Interpretation of Your Result.
The main task within this section is to now take your decision to retain or reject Ho and apply it back to the original research question. There are two tasks involved. First, you should be able to make a summary statement that interprets the results of the statistics in terms of what was analysed. In essence you are specifically answering the research hypotheses that you stipulated.
For example, (these are taken from published reports):
"The mean percent reduction of SS at 24 and 48 h was statistically significant in comparison to the normal decrease observed during the pre-drug SS period (t(13) = 7.47, p < 0.001)."
"There was no relationship between BP and SD scores (r (98) = .14, ns), or between SD and LC scores (r (98) = -0.10, ns). However, a significant correlation between BP and LC scores was found (r (98) = -0.47, p < 0.001)."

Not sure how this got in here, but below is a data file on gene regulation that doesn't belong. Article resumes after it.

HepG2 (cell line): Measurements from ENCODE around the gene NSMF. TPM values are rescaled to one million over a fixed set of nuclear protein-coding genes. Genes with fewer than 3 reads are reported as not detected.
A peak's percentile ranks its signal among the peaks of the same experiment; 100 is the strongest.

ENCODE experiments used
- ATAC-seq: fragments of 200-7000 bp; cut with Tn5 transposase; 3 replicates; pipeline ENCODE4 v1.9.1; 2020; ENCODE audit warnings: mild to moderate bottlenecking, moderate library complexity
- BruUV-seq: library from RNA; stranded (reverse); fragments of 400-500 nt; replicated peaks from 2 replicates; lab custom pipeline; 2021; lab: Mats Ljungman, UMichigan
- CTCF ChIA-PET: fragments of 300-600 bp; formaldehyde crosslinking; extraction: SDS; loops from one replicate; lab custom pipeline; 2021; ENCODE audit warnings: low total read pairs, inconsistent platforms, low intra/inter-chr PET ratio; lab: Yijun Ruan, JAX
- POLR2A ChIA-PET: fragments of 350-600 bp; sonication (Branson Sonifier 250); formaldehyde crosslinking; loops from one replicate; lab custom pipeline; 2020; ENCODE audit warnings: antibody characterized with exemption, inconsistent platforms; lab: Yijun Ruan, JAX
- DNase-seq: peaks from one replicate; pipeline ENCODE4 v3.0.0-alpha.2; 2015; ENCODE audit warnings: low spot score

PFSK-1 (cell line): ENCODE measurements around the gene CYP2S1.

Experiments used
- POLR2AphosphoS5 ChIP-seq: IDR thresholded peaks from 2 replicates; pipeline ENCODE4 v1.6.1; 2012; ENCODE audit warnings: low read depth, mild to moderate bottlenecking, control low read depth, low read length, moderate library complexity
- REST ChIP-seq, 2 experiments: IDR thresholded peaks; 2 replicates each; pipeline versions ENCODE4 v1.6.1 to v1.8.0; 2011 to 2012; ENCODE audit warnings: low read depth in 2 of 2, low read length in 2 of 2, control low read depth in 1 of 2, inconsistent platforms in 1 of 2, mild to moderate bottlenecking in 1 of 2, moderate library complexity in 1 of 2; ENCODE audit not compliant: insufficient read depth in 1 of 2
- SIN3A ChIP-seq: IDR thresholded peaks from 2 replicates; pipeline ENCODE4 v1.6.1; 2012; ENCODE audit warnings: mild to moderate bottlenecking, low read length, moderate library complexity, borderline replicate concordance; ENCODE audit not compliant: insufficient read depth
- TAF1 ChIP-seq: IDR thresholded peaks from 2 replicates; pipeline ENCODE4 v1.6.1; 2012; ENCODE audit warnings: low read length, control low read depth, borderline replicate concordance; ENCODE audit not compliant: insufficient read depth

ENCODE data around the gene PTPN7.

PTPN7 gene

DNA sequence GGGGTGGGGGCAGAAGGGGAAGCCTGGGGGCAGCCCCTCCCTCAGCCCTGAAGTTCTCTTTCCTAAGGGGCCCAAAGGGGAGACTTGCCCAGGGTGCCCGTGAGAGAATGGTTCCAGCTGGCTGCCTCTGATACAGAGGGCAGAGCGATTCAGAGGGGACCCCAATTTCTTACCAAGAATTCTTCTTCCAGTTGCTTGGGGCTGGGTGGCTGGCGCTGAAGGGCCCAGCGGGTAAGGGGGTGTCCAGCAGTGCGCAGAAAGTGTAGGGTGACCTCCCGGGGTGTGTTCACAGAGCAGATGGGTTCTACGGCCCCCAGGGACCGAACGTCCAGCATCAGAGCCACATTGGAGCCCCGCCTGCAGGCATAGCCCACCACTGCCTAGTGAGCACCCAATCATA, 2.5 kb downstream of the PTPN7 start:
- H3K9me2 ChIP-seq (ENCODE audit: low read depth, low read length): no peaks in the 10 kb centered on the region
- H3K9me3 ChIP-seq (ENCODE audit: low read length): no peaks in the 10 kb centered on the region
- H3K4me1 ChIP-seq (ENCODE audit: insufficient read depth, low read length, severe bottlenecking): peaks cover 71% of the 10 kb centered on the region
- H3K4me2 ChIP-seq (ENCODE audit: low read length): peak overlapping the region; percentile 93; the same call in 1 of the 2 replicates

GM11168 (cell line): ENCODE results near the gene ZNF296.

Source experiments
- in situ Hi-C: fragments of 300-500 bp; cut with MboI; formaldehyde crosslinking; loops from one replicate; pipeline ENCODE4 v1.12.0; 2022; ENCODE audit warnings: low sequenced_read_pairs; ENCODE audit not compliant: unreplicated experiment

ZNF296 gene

"The two groups (N = 1921) were homogeneous according to sex (
2 (1) = 1.81, p > 0.05), but not according to age (
2(1) = 14.24, p < 0.001)."
"There was, in general, little relationship between population size and pace. On the MANOVA, the WilkÕs lambda for population size indicated a non-significant trend [approximate F(8,42) = 1.90, p < 0.085]."
The second part of Step 5 is to consider the broader implications of your findings. Take your decision about whether you have a real result or not back to the research question or hypothesis that you were initially interested in. Speculate as to the implications of this wonderful finding in terms of the theory that formed the basis of the research in the first place. In this course, we would like to encourage you to emphasise, or look for, psychological implications. Sometimes findings have important implications for some theory, or perhaps some practical implications such as a new cure or therapy! Perhaps there are longer term implications? Perhaps the finding, even though 'significant', has little relevance for anything? (Often seems to be the case!)